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5 Quotes From Suffragists That Are Still Relevant Today

It’s been nearly 100 years since women in the U.S. were granted the right to vote and even longer since the original Suffragist movement began. Susan B. Anthony, Elizabeth Cady Stanton, and many others are now resigned to the pages of social studies books and History Channel Women’s History Month specials.

But much of what Anthony, Stanton and their nineteenth/twentieth century contemporaries is still applicable today. Here are a few of their more famous quotes and why women could still follow that advice. 

1. “I declare to you that woman must not depend upon the protection of man, but must be taught to protect herself, and there I take my stand.” — Susan B. Anthony

Susan B. Anthony

In an age where in which women are staying single longer than ever before, Anthony’s quote touches on the importance of self-reliance. Whether it be protection in the physical sense or financially, women living independently know — or learn — to take care of themselves. When Anthony said this, it must’ve been a bit shocking to men in the mid-1800s to imagine a woman standing up for herself.

2. “Self-development is a higher duty than self-sacrifice.”— Elizabeth Cady Stanton

Self-development and self-sacrifice are such general terms and can be applied to almost any aspect of a woman’s life in the 19th century. Women then were still starting to break into higher education, while dealing with pressure about their role in society was. The same can be applied today: more mothers want to work full-time than ever before. It’s a far cry from the days of women sacrificing their careers as soon as they became mothers.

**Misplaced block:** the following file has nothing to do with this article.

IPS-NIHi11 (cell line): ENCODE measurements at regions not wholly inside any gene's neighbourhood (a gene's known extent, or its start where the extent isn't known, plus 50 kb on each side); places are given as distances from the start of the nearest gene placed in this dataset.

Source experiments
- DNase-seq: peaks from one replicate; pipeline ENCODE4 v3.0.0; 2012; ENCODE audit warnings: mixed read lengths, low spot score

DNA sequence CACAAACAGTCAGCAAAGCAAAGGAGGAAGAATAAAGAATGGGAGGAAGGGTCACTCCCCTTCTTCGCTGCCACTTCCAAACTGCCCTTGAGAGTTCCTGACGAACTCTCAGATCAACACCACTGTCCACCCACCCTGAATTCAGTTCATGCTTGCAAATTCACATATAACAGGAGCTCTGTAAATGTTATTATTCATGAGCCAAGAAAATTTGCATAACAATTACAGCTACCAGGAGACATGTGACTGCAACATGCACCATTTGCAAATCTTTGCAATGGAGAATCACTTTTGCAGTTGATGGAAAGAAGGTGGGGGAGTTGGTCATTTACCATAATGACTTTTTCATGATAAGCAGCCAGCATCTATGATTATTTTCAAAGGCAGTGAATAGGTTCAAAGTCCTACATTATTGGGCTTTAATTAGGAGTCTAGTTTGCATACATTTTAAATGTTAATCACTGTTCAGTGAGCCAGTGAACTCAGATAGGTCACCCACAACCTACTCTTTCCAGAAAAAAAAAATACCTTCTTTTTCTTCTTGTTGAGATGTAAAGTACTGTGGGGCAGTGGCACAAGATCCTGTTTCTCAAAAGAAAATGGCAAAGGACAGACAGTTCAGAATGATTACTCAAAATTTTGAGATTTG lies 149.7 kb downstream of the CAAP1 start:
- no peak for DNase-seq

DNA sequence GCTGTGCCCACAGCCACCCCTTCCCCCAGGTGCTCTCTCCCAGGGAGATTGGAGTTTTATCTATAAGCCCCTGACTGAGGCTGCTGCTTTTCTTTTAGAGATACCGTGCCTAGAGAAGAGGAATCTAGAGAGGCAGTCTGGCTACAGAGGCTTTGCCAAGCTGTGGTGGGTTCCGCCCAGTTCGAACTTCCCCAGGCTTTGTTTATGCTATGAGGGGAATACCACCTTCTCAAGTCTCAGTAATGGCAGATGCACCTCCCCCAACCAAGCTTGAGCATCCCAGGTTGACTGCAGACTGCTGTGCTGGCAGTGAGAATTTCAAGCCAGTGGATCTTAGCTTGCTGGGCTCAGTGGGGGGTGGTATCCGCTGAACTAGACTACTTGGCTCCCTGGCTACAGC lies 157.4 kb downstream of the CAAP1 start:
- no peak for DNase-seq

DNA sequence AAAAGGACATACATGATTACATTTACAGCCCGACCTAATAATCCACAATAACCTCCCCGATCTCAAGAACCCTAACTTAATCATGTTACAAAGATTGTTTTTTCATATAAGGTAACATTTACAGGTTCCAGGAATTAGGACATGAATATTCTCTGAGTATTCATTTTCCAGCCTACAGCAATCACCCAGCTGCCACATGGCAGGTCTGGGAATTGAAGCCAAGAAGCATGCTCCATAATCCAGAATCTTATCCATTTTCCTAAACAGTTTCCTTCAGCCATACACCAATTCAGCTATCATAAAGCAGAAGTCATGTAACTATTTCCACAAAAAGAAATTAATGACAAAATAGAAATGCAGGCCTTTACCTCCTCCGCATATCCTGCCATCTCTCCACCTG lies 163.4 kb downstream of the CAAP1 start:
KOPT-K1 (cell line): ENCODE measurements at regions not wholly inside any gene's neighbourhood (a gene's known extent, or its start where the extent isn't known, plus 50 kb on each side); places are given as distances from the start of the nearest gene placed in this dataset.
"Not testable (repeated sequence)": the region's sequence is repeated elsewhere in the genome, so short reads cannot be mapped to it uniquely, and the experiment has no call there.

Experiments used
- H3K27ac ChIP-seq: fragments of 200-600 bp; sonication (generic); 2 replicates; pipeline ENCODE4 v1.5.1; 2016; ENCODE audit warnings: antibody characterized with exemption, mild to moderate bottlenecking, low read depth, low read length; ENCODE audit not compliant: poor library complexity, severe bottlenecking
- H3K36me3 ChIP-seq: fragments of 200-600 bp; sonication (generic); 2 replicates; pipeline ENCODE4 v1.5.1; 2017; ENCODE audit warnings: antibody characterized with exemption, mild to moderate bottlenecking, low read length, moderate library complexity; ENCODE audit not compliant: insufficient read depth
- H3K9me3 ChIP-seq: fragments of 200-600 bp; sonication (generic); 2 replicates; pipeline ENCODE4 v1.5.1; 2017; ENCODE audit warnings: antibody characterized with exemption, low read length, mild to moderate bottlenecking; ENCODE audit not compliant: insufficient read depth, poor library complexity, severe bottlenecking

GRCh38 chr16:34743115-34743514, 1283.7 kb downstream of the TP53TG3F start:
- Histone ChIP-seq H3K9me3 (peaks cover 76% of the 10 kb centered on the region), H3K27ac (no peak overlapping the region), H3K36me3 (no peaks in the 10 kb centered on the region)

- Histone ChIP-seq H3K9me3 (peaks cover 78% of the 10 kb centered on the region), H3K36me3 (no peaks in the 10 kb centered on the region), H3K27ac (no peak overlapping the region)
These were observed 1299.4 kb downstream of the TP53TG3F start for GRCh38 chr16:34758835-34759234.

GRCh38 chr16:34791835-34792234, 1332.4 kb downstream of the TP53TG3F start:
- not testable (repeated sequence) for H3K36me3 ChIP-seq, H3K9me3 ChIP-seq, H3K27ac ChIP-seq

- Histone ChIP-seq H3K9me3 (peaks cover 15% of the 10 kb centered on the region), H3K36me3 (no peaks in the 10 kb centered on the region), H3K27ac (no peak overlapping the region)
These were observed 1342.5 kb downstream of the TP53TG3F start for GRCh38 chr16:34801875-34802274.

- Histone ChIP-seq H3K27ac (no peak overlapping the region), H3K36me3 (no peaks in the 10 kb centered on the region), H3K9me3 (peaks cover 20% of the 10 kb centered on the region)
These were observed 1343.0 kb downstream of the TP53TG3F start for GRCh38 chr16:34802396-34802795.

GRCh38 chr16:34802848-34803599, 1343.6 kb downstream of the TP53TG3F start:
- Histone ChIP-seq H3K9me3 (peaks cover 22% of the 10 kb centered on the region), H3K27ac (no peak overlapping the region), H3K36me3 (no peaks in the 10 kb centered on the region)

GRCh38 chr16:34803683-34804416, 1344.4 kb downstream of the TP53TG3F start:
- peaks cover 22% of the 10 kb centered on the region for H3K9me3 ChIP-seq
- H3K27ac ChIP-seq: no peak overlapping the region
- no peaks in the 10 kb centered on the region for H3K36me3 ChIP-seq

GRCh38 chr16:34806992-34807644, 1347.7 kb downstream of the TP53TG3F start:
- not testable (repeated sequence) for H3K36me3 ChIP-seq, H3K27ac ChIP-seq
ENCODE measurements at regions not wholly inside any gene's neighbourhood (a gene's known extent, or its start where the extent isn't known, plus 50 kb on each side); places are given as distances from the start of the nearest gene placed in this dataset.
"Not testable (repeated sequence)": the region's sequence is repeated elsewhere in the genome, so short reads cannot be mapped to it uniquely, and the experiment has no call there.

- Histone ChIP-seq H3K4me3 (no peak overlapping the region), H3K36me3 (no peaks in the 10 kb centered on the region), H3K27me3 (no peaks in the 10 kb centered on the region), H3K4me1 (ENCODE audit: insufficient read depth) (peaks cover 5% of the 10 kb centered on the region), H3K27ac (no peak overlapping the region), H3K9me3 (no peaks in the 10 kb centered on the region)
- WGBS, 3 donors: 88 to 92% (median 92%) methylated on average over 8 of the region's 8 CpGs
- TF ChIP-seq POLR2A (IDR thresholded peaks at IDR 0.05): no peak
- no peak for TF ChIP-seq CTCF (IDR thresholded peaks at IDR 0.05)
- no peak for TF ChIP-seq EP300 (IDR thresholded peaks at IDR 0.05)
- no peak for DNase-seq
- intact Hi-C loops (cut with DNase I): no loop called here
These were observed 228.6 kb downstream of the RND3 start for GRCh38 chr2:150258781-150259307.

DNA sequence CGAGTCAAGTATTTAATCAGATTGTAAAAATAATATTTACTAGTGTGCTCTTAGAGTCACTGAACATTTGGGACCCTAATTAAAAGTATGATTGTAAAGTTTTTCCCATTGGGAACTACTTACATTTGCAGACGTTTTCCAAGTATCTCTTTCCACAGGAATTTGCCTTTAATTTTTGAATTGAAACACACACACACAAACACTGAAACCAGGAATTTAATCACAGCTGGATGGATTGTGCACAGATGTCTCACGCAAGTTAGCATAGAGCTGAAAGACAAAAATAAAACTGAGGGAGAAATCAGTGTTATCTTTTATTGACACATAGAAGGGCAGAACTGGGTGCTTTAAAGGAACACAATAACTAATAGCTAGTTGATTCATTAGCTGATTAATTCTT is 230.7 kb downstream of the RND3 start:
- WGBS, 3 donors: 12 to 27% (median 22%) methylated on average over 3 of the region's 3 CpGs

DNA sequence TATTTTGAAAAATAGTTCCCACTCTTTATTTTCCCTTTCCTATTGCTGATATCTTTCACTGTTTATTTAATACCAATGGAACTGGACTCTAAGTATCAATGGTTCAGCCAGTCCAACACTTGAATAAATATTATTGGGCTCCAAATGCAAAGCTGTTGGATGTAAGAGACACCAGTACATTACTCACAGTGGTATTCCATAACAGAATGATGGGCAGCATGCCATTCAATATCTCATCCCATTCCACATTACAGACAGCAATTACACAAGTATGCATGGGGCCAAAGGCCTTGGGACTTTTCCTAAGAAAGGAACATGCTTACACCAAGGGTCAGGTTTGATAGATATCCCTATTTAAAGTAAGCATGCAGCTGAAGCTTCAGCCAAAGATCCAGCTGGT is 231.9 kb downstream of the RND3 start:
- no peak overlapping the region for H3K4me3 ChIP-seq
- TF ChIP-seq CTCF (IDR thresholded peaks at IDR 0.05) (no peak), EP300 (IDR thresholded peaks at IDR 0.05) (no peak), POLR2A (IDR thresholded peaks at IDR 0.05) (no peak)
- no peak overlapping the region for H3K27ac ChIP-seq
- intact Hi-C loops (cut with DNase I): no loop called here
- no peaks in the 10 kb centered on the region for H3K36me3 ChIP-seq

3. “... for these years I can only be a mother —-- no trivial thing, either.” — Lucy Stone

It seems like too often full-time mothers are left out of the conversation of feminism and that motherhood isn’t considered a profession. Stone identifies an argument that is still going on today: can full-time moms be feminists? Looking at Stone’s track record and the contributions she made to the Suffragist Movement, they definitely can be both.

4. “While so much is said of the inferior intellect of woman, it is by a strange absurdity conceded that very many eminent men owe their station in life to their mothers.” — Matilda Joslyn Gage

Everyone has seen a protester with a sign that says “I didn’t come from your rib, you came from my vagina.” Gage’s quote, in modern terms, basically equates to this. In this day, it’s hard to find a man who didn’t have the influence of a woman growing up. While women aren’t necessarily still seen as less intelligent than men, there are still some conversations they seem to be partially excluded from. A more recent example is the opposition by some bishops to the Violence Against Women Act.

5. “If women want any rights more than they's got, why don't they just take them, and not be talking about it?.” — Sojourner Truth

This one is pretty self explanatory: if women want something, they should go after it: Just like they did in the 1800s and just like they’re still doing so today. 

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